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Brain Fingerprinting
Special Report

Crime Solving Science

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Bullet Lead Analysis

Developed by the FBI in the 1960s, "compositional analysis of bullet lead" (CABL), measures the likelihood of a chemical match between crime scene bullets and those found in the possession of a suspect. The technique is often used when a bullet is found at the crime scene, but no gun is recovered (another ballistic analysis technique involves matching marks left on a bullet with those made by distinct gun barrels.) If a suspect possesses bullets, law enforcement officials compare the chemical compositions to determine whether they match the bullet found at the crime scene. But a new report published in 2004 by the US National Academies' Board on Chemical Sciences and Technology, a private non-profit organization that provides scientific advice to the federal government, states that some lead bullet analysis methods are flawed. Incriminating results may have contributed to previous murder convictions, including that of Jimmy Ray Slaughter.

The report noted that a type of analysis known as "chaining" was particularly inconsistent. The technique involves comparing trace elements of bullets within a particular box to those elements found in the bullet at the crime scene. However, bullets sold in one package are not necessarily produced from the same batch of melted lead, and alternately, bullets from a single batch of lead make it into many different boxes.

DNA Profiling

DNA profiling is a method of identifying an individual by the unique characteristics of that person's DNA taken from saliva, skin tissue, blood, hair, or semen found at crime scenes. DNA technology helps convict criminals or exonerate suspects. First developed in England in 1984, by Dr. Alec Jeffreys, it is now widely used by police, prosecutors, defense counsel, and courts in the United States and elsewhere in the world. Though DNA profiling has been proven highly accurate, discrepancies remain in how many matching chromosomes of a particular gene are tested. In some cases, DNA testing has been proven inaccurate when a suspect is considered guilty based on only a partial match. Though the FBI is reported to test 13 different types of matches, which significantly reduces the chance of a mismatch, state and local laboratories do not always test for the same compatibility.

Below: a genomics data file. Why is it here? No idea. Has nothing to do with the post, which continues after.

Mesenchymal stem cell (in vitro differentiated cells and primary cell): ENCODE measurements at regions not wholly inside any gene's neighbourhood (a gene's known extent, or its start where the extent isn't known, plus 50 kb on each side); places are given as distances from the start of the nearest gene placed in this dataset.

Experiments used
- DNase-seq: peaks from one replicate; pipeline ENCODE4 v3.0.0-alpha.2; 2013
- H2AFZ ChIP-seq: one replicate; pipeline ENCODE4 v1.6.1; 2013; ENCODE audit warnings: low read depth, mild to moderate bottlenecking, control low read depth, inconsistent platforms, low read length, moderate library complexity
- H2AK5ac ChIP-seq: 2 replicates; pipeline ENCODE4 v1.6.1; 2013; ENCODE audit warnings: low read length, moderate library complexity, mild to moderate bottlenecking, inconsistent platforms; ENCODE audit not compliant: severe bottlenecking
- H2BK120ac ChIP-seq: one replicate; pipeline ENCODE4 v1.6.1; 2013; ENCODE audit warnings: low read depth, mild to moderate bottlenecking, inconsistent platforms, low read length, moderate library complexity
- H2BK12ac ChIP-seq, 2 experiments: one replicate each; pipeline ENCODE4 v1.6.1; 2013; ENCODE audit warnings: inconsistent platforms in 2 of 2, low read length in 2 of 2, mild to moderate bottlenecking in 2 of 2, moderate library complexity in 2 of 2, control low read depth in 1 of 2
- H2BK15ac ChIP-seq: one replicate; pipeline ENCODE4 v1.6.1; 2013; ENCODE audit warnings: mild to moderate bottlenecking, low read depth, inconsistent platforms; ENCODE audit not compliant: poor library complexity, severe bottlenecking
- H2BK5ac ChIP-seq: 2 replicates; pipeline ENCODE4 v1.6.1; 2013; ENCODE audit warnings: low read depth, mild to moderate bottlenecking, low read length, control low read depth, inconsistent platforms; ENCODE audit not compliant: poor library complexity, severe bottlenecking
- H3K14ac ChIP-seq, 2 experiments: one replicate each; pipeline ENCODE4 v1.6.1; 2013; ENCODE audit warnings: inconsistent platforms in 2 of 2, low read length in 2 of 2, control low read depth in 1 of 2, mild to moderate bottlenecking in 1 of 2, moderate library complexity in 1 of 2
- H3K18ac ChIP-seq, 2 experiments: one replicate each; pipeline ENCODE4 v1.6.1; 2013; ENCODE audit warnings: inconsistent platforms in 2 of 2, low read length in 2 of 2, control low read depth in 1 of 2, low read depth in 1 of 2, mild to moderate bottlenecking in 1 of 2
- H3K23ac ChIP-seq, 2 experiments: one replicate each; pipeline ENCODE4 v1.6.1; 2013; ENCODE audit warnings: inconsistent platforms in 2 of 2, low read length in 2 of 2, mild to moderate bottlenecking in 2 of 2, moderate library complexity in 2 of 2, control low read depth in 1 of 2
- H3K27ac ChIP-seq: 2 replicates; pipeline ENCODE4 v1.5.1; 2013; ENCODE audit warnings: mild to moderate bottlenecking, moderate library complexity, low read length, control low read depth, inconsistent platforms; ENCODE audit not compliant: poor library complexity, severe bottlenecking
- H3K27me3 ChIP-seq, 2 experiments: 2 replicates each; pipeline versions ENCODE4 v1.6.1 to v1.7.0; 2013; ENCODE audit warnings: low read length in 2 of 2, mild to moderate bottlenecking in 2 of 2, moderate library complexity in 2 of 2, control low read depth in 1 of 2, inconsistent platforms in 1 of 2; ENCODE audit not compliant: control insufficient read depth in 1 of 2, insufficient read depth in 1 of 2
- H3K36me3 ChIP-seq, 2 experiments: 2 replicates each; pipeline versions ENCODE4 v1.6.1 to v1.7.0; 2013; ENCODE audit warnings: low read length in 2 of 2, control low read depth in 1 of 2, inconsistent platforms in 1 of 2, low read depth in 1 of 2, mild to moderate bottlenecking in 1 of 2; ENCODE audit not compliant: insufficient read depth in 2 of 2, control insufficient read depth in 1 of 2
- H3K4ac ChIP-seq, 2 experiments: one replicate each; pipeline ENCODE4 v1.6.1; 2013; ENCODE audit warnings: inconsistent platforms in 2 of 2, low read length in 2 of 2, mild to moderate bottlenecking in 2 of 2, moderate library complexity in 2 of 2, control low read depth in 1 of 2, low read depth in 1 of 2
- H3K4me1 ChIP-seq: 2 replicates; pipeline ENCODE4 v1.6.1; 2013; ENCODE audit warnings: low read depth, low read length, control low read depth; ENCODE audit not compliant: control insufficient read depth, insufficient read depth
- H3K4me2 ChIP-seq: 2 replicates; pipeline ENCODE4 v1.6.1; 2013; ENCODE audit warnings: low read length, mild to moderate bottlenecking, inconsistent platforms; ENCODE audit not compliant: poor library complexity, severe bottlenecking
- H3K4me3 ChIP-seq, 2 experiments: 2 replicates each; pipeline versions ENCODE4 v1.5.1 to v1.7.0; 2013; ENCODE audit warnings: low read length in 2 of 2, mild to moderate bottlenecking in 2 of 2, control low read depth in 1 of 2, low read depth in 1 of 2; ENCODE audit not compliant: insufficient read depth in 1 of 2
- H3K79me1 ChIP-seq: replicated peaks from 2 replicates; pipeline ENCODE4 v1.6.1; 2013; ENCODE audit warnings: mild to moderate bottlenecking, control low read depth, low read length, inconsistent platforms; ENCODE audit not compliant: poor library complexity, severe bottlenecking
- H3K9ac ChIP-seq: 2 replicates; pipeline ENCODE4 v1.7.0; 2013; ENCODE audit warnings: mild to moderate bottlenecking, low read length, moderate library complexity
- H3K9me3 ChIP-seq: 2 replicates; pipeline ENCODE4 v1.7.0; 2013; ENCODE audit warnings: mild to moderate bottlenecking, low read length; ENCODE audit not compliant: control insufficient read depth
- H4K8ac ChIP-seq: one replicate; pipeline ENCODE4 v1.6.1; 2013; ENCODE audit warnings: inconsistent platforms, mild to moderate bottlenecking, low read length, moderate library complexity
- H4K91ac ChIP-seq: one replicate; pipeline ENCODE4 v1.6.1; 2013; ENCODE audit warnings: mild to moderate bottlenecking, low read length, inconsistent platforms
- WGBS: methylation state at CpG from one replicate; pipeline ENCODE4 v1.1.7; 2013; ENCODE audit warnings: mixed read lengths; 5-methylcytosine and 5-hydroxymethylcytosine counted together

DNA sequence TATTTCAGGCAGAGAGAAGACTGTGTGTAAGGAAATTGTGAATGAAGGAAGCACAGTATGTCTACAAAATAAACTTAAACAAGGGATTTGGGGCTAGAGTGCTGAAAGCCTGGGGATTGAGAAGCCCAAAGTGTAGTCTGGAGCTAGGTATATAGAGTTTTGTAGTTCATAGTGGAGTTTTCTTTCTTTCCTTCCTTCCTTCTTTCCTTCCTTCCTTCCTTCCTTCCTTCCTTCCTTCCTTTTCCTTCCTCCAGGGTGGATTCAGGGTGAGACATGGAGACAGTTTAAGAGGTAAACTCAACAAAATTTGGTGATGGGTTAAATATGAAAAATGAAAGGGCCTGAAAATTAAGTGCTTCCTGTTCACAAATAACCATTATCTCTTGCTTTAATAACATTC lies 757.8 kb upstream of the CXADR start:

In some cases, especially "cold cases" involving DNA from old samples, the DNA may degrade and becomes less reliable for accurate matching. In other cases, DNA may be contaminated at crime scenes by law enforcement personnel or by natural environmental elements. DNA can also be mishandled and contaminated in labs where it is analyzed.

Brain Fingerprinting

Brain fingerprinting is a technique that involves brain wave monitoring with an electroencephalograph (EEG) machine. The waves denote whether potentially incriminating information is stored in a person's memory. The technique, based on monitoring a scientifically established brain wave response known as the P300, registers a person's recognition or lack of recognition of intimate details related to a crime. Developed 20 years ago by Dr. Larry Farwell, the method is slowly making its way into the criminal justice system.

It has yet to be determined whether brain fingerprinting tests will be admissible in court, and some critics question the methods of eliciting the P300. However, brain fingerprinting results recently contributed to the successful appeal of a man convicted of murder in 1978. Along with other newly discovered evidence, brain fingerprinting results were accepted into evidence, and the man ultimately obtained a new trial. As the technique gains recognition, new cases may set precedents for both expanding and refining the methodology. It is still early to judge whether brain fingerprinting will compete with more acceptable forensic tools, but like other crime solving techniques it will continue to face stringent scientific scrutiny and provoke scientific and legal debate.

Sharon Kay is the INNOVATION series Science Editor. She is also a freelance science writer and producer in New York City. Her work has appeared on public television, in the American Museum of Natural History, and in THE BOSTON GLOBE.


Photo of a DNA profile.
DNA profiling is a method of identifying an individual by unique characteristics of that person's DNA found at crime scenes in the form of saliva, skin tissue, blood, hair, and semen.
Brain Fingerprinting results recently contributed to the successful appeal of a man convicted of murder in 1978.

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